In addition, several significant investments in the goat sector such as establishment of stud farms and dairy processing capacities for goat milk only, were announced. This   indicates interest of   entrepreneurs for the sector and shows its potential.
Universities, Agriculture Institutes and Agencies are also showing interest in development of the sector. There are plans to open 2 educational centers on 2 farms   for both university students and farmers. If this comes through this would be a great boost to the sector and the farmers who are planning to enter in to this business.
Goat milk and its products are known for its properties regarding the health benefits. They are   easy digestible food with a high nutritional value and curative properties. They are used as food, for prevention and treatment. Their consumption improves immunity, resistance to diseases, provides   faster growth, optimal body weight, better bone mineralization etc.  There have been numerous researches indicating that goat milk has anticangerogenic properties. On the other side goat meat   is  low fat meat, easy digestible, good tasting and presents alternative to chicken or fish,   suitable for those who care about their diet.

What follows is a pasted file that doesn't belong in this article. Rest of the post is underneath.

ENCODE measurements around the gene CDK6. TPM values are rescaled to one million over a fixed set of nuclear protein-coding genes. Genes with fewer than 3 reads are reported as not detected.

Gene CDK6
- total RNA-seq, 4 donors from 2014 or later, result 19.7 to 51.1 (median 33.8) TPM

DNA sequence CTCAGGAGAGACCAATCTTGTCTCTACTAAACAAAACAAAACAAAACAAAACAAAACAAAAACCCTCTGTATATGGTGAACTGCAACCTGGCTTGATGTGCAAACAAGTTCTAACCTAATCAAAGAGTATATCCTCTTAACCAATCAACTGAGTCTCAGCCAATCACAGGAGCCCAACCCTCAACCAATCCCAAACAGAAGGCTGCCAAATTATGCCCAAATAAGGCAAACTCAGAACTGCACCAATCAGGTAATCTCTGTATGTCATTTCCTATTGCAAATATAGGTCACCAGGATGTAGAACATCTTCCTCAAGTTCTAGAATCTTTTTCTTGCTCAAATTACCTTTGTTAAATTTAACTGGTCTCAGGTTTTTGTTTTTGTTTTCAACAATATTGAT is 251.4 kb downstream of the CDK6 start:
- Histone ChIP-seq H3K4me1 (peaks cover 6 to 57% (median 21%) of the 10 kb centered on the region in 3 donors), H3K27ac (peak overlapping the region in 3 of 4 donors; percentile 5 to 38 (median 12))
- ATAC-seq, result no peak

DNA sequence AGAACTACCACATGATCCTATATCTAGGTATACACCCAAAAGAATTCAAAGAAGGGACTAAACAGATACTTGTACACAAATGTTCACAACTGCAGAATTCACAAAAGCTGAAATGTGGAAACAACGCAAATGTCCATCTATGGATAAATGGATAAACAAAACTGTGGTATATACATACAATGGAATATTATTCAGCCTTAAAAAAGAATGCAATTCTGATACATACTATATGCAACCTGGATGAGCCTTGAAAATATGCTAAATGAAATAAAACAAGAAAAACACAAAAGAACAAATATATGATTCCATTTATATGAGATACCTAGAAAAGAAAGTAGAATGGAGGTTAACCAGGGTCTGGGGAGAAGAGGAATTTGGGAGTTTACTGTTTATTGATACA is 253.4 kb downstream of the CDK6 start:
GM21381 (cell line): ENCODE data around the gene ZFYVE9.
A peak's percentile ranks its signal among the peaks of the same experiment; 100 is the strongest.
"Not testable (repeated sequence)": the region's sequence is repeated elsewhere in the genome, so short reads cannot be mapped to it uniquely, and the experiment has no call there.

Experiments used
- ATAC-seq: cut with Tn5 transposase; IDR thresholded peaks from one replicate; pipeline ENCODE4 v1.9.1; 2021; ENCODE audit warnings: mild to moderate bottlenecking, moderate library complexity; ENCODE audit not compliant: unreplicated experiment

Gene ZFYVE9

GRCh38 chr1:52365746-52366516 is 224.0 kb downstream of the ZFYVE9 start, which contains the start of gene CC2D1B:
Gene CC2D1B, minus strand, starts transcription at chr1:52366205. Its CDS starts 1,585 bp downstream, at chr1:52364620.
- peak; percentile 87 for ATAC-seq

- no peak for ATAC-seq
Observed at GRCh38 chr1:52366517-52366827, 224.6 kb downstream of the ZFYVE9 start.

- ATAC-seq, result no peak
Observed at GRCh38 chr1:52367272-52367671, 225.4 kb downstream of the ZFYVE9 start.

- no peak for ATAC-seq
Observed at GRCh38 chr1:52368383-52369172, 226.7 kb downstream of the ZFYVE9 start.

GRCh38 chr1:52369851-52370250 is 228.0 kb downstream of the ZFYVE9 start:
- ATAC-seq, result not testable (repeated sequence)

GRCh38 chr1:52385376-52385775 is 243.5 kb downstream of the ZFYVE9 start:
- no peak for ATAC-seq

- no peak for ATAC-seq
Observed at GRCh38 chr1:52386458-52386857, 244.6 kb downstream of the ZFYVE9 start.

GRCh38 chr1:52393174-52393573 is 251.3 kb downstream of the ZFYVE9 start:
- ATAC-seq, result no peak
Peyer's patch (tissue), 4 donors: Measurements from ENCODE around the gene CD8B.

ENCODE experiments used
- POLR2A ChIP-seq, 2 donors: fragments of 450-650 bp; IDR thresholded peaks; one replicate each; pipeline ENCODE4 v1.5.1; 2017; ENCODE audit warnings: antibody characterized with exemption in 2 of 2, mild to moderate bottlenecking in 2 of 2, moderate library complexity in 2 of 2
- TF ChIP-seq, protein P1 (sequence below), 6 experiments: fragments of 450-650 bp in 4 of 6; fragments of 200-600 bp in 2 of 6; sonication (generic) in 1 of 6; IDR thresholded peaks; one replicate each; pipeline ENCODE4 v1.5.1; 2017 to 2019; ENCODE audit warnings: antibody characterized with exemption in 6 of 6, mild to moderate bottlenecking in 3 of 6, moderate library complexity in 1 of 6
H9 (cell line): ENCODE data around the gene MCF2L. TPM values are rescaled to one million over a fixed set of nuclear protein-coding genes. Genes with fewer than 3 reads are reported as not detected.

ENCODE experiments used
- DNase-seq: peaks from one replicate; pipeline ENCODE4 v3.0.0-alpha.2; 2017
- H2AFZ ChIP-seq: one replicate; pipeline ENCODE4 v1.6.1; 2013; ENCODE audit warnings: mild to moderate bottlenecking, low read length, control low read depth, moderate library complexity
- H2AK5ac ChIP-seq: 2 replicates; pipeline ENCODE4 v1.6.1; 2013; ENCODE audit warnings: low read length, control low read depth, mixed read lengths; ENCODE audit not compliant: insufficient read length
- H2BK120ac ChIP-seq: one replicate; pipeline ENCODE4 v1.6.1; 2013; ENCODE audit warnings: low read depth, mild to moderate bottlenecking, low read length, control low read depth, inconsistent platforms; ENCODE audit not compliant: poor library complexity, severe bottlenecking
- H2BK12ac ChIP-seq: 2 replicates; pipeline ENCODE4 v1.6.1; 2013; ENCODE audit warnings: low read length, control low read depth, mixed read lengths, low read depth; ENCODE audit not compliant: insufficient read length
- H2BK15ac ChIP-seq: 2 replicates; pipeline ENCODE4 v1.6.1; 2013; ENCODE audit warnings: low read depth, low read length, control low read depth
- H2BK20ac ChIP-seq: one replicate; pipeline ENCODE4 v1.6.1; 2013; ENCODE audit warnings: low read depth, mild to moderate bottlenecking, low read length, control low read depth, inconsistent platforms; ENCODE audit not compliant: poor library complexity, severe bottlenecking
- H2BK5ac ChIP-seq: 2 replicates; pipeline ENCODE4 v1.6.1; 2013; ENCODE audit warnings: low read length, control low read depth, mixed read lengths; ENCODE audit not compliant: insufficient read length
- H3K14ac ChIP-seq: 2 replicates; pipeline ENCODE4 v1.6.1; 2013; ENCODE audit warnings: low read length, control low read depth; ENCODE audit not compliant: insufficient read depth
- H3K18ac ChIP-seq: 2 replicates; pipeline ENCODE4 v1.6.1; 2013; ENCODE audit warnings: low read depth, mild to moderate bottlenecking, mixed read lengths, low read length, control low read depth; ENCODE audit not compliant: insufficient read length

Goat milk is a unique production niche with potential to growth which is not competing with cattle dairy sector. Goat products, with certain preconditions created, such as standardized quality, guaranteed food safety, continuity in delivery, branding, attractive packaging, etc., have export potential.
Goats have importance in environment protection. They are meant to be browsers and then grazers and therefore can be used in controlling of annoying vegetation, elimination of brush that feeds fires, and restore pasture quality.
Small goat population in BiH has been identified as main impediment to the growth of goat sector. On the other side goat population in BiH is dominated by the Balkan breed which under current situation and very small portion of dairy breeds cannot provide sustainable growth needed for the sector and its commercialization. The only solution is import of animals and improvements of domestic population by crossing with the more productive breeds.